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(en) Britain, Organise! #63 - The anarchist movement in Argentina - part two*

From Worker <a-infos-en@ainfos.ca>
Date Sat, 9 Apr 2005 07:25:37 +0200 (CEST)

A - I N F O S N E W S S E R V I C E
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In the last issue of Organise! we had detailed account of the present day
anarchist movement in Argentina. Unfortunately some of the text become
mangled in layout! So you can read that the Jose Ingenieros Peoples
library is supported by the International Libertarian Solidarity(ILS)
This is not the case. ILS supports the Organisacion Socialista Libertaria
(OSL) The section on this group was inadvertently left out of the account.
Going back to the Jose Ingenieros Library, the original article pointed out that
the Library was seen by many as a "neutral area" and had good relations with the
FLA, the FOR A, and La Protesta and that a few veterans of the movement were involved.
Its archives are not large, but it has a good and extensive book collection.

La Protesta

Again, a section on this paper was not
included in the last Organise! It was a paper
created for the anarchist movement in 1897
and has gone beyond its 8220th issue. It has
8 pages and is distributed widely throughout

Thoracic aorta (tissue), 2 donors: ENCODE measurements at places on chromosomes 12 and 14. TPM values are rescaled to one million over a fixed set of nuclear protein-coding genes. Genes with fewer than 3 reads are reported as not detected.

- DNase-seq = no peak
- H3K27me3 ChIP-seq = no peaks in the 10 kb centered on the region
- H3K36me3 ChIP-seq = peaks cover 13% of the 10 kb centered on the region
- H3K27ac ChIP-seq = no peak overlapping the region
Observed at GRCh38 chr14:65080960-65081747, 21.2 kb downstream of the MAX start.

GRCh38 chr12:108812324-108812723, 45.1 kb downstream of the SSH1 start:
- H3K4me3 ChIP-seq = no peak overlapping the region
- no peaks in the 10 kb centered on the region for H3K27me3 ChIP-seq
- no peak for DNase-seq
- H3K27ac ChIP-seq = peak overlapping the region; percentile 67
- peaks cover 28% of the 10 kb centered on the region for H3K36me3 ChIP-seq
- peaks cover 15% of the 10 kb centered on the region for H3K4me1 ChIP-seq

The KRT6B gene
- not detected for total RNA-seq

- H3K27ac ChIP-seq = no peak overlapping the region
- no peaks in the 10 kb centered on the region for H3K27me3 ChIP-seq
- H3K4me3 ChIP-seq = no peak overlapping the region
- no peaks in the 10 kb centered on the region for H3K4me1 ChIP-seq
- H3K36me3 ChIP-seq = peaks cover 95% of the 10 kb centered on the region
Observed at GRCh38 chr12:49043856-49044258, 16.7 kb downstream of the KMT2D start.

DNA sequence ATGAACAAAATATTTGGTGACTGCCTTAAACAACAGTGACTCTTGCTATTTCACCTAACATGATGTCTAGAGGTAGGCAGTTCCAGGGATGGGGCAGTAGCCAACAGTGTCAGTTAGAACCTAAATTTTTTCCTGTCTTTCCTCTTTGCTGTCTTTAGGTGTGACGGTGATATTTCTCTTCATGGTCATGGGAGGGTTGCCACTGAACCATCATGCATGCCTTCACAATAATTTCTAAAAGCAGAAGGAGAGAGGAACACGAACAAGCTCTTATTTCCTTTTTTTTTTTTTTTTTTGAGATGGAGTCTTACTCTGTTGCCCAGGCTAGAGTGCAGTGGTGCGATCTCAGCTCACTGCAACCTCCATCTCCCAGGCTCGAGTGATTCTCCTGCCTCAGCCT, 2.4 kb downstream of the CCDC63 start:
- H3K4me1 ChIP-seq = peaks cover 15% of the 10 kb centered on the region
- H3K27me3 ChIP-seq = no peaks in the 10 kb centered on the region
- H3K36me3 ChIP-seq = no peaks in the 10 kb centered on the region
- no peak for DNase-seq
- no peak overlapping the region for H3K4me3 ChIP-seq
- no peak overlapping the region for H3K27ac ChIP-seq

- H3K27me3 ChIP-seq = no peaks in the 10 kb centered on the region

Buenos Aires. It collaborates regularly with
another group Libertad.


The French visitor did not meet this group,
but it has a bimonthly paper, with a standard
8-page format. It organises joint actions
with La Protesta on the 1st May. Each group
has no more than a dozen members each.
The print run of these papers is around 500,
with perhaps 1,000 run for La Protesta,
some of which are sent abroad. Their
anarchism appears to be of the `classical'

The Organisacion Socialista Libertaria (OSL)

Again the French comrade did not meet this
group. They appear to gather together a
handful of militants, and their main activity
seems to be to publish En La Calle (in the
street), journal of "organised anarchism" a
well presented monthly with 8 pages, with a
print run of 1,000, of which some are
distributed abroad. Its members seem to be
active in the unemployed associations of
greater Buenos Aires. The appearance and
distribution of their journal appears to be
largely to financial assistance from the ILS.
And now for some updates on anarchist
groups not mentioned before.

The independents of La Plata

A handful of anarchist militants mostly
from the same anarchist family! They have
worked for several years in several poor
neighbourhoods. They have started to
develop a people's library in a squatted
building on squatted land. They constructed
their buildings from recovered materials.
After the social explosion of December
2001 they set up a restaurant, a soup
kitchen, educational support, a clothes bank,
a bread oven and enlarged their buildings
before recreating the same sort of thing in a
shanty town. They have access to 80 social
aid plans. They have a plan to create a metal
workshop and to raise rabbits to supply
their restaurant. They have met the same
problems as all the other unemployed